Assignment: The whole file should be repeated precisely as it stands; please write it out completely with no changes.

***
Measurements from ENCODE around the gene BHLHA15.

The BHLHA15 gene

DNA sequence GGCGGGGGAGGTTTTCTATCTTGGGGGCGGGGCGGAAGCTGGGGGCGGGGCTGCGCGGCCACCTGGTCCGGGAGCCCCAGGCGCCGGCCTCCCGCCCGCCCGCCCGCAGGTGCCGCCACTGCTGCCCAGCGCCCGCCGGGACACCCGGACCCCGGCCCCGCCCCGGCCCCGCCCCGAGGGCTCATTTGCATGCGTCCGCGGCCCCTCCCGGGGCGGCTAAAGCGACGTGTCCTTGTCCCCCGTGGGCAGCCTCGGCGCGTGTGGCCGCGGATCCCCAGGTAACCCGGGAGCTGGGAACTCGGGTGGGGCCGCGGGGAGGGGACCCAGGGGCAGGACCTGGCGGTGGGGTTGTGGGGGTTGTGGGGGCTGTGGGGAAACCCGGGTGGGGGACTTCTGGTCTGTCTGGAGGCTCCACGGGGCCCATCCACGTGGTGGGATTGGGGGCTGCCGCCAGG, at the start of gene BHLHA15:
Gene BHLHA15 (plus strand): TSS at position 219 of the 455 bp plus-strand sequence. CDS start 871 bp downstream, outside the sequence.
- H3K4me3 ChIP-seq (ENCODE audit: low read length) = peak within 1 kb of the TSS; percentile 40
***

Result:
Measurements from ENCODE around the gene BHLHA15.

The BHLHA15 gene

DNA sequence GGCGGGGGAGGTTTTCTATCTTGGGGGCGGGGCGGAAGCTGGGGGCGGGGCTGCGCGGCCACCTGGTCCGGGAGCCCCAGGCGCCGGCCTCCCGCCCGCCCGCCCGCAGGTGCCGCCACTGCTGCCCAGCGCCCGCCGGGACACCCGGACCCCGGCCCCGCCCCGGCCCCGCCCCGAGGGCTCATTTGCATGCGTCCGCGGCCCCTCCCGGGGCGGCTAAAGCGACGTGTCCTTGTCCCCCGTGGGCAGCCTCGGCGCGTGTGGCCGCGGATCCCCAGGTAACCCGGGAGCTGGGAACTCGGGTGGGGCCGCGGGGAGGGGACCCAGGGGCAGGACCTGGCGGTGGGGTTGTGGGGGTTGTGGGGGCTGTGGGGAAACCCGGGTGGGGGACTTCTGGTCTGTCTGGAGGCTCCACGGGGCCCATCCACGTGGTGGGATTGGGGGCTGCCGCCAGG, at the start of gene BHLHA15:
Gene BHLHA15 (plus strand): TSS at position 219 of the 455 bp plus-strand sequence. CDS start 871 bp downstream, outside the sequence.
- H3K4me3 ChIP-seq (ENCODE audit: low read length) = peak within 1 kb of the TSS; percentile 40